Editorial: Out of the rubble a great city can rise

An artist's impression of a rebuilt central Christchurch.
An artist's impression of a rebuilt central Christchurch.

Imagine if Wellington could be rebuilt from scratch.

Major roads would be routed around, rather than through, the central city, converted office buildings would be replaced with purpose-built apartments, green space would be better integrated into the overall design and, most importantly, the city would be reoriented to make maximum advantage of its greatest asset - the harbour.

A city built for the horse and cart would be rebuilt for modern public transport, foot traffic and cycles.

That is precisely the opportunity afforded Christchurch by the tragic events that claimed 185 lives and destroyed, or rendered unusable, 70 per cent of the buildings in its central business district.

No-one envies Cantabrians the circumstances that have delivered the city fathers and mothers what one planner has described as a "once in several lifetimes opportunity". Nor should anyone underestimate the continuing hardship and frustration experienced by some homeowners who have been told they may have to wait five to eight years to discover whether their damaged homes will be repaired or replaced. While EQC and insurers argue about liability, the suitability of land and logistics, they are stuck in limbo.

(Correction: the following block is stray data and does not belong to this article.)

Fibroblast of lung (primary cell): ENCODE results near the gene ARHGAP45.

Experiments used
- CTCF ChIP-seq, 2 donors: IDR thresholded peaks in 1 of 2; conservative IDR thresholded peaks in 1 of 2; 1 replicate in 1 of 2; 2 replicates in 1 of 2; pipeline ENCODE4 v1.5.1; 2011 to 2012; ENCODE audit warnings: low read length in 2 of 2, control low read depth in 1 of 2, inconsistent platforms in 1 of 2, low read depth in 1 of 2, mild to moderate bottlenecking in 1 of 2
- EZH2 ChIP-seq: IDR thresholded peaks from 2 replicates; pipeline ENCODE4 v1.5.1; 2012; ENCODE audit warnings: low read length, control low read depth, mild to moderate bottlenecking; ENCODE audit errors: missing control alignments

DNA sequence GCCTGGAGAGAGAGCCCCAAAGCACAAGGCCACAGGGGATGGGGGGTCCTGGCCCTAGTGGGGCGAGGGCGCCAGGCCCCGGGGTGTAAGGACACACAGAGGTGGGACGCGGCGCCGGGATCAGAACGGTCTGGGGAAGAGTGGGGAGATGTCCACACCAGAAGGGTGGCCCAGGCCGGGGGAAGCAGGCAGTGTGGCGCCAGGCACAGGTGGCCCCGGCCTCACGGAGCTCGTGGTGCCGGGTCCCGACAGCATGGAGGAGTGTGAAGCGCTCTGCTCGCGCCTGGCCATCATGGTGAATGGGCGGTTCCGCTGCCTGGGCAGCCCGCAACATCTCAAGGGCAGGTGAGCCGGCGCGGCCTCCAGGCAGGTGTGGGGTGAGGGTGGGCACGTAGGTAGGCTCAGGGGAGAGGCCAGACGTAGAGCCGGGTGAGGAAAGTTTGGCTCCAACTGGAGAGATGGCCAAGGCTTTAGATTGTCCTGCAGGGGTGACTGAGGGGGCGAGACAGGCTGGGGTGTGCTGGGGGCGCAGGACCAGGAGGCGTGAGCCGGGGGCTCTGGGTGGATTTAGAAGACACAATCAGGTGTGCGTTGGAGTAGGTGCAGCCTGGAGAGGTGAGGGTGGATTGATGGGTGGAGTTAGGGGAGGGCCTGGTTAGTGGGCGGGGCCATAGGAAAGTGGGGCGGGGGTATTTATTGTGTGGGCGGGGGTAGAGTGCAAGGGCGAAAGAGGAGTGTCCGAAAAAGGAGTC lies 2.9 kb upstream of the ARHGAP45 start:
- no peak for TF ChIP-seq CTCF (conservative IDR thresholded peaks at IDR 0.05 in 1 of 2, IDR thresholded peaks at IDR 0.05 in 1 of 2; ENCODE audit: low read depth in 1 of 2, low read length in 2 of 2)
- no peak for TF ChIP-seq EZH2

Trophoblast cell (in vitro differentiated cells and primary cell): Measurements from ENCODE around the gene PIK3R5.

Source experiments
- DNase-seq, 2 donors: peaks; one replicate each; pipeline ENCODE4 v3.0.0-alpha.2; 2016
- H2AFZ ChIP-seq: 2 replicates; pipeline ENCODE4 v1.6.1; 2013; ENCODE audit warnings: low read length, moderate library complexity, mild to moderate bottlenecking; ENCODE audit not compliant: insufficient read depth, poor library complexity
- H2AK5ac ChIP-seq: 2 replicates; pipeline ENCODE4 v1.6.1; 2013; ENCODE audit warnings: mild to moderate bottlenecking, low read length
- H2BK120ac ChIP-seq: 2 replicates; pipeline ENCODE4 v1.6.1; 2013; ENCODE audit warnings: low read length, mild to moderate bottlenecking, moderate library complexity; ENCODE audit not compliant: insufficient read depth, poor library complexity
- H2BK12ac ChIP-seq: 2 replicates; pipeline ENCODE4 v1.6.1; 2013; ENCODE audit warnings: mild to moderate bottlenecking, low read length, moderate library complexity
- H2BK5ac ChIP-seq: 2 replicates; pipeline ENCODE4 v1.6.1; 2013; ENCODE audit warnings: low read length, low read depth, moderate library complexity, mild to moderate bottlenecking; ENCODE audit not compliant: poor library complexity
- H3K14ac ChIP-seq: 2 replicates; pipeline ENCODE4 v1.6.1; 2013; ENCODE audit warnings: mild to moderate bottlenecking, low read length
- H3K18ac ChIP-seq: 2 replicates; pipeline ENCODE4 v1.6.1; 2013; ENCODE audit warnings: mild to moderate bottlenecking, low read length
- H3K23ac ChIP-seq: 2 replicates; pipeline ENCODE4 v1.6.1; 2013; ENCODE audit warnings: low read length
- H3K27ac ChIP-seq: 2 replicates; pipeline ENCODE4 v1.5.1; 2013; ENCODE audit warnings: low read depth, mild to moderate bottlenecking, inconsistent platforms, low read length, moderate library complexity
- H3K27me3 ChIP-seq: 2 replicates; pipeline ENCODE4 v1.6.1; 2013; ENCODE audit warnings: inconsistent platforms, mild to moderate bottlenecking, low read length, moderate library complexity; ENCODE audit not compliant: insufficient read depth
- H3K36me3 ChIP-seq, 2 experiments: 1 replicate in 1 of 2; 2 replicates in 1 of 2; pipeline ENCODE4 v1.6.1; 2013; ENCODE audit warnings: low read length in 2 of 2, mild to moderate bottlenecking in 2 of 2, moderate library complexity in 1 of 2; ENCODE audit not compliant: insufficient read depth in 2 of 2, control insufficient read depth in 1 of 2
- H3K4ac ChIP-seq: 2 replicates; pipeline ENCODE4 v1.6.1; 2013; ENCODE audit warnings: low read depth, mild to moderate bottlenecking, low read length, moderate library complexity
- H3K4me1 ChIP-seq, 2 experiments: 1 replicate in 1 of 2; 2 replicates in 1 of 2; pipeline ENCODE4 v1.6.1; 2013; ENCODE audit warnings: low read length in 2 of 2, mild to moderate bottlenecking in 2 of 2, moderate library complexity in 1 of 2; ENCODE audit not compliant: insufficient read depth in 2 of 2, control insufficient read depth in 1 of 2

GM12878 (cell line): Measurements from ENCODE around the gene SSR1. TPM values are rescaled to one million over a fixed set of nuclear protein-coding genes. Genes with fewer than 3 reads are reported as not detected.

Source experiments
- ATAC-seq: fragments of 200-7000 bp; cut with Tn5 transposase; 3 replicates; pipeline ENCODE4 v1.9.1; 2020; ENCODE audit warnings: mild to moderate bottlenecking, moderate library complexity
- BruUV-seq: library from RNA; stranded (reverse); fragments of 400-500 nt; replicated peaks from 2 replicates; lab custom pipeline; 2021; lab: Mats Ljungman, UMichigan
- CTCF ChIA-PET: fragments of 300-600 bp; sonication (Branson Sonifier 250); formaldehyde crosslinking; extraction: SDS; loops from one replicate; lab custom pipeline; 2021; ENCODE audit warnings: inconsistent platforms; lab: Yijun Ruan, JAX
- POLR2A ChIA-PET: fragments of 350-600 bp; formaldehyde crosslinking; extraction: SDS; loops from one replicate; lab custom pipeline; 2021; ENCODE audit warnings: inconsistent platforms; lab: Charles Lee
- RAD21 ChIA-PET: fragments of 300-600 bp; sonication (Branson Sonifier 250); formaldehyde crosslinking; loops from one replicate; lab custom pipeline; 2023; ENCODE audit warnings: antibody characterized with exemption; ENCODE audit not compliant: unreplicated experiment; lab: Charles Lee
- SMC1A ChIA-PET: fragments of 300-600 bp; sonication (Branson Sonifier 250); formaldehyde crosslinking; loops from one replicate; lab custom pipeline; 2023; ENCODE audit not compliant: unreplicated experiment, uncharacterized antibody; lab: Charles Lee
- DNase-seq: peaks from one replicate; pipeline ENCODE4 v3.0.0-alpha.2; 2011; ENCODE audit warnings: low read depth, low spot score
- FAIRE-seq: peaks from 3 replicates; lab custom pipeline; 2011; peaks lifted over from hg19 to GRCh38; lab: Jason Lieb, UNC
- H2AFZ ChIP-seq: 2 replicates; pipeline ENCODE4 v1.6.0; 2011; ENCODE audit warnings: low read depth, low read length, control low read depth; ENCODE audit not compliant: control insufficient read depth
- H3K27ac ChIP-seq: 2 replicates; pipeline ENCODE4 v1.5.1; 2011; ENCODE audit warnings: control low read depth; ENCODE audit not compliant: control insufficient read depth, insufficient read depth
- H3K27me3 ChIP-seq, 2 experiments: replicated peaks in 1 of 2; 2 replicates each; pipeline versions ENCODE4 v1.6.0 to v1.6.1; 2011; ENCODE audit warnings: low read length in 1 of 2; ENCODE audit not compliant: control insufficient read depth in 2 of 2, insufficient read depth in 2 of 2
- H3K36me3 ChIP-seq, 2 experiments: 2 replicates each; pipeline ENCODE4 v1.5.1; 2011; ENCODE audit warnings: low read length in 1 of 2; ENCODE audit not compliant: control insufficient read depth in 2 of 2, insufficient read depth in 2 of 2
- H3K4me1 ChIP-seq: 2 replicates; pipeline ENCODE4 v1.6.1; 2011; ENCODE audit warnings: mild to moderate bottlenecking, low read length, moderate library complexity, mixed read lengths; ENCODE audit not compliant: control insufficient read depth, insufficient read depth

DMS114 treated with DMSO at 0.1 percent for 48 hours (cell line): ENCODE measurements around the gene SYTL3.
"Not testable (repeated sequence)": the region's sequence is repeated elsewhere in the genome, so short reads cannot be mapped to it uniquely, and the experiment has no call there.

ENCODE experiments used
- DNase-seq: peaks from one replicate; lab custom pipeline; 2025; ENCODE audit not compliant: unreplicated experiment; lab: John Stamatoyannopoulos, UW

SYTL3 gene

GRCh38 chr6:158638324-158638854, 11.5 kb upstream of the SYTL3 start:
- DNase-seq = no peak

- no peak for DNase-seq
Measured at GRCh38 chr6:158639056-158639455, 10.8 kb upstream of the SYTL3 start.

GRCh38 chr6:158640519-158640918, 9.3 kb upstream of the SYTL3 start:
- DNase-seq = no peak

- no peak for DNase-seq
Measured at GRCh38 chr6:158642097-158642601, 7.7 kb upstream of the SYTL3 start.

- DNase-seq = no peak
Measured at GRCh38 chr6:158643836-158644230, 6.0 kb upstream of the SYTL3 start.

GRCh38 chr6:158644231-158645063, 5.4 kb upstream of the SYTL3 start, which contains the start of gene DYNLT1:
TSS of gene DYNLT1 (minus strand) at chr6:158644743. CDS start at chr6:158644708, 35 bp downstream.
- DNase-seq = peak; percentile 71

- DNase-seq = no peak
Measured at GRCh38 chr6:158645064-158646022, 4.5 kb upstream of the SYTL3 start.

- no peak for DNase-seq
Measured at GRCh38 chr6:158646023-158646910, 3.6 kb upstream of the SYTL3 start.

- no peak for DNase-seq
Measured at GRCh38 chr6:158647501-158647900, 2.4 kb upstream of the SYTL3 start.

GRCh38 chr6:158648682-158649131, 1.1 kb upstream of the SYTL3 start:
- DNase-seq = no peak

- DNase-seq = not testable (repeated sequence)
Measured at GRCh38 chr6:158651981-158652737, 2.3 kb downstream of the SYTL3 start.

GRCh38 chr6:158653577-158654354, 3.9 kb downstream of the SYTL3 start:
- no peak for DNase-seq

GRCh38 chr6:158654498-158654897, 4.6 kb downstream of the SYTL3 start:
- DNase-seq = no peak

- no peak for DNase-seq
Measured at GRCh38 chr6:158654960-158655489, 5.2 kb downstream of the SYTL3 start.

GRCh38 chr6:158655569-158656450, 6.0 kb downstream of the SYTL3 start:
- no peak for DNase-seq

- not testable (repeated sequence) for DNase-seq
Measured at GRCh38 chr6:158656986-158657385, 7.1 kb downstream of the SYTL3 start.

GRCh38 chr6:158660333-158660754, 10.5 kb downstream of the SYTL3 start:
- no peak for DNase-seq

Some delays were inevitable given the scale of the destruction and the continuing tremors, but insurers should now make good on the contractual obligations they entered into when they took property owners' premiums. Just as it would be unreasonable to expect a vehicle owner to wait five to eight years for a replacement for a stolen car, so it is completely unreasonable to expect families who have paid their premiums to wait five to eight years for a weather-tight home.

However, the understandable frustration of property owners should not be allowed to blight the exciting vision for a new, low-rise city framed by the Avon River and swaths of green unveiled by the Christchurch Central Development Unit on Monday.

It is a plan that recognises Cantabrians do not want to work or shop in high-rise buildings any more and that the old city was already ailing before the February 22 earthquake struck. It had too much unlet commercial office space and too many empty shops. The new city will be compact, contained and people friendly.

Many important questions have still to be answered. Included among them are how Christchurch residents will pay for the spectacular new venues intended to draw people back into the city, how much it will cost to acquire title to the sites on which the proposed convention centre, covered stadium and indoor sports complex will be built, and whether private developers will be prepared to sink their capital into complementary projects.

But at first glance, the plan gives the city's inhabitants reason to remain in Christchurch longer than they need to collect their insurance cheques. The next few years will be trying for most and extremely difficult for some, but, if the planners' dreams come to fruition, Christchurch will end up with the world's first 21st-century city.

It is an exciting prospect.

The Dominion Post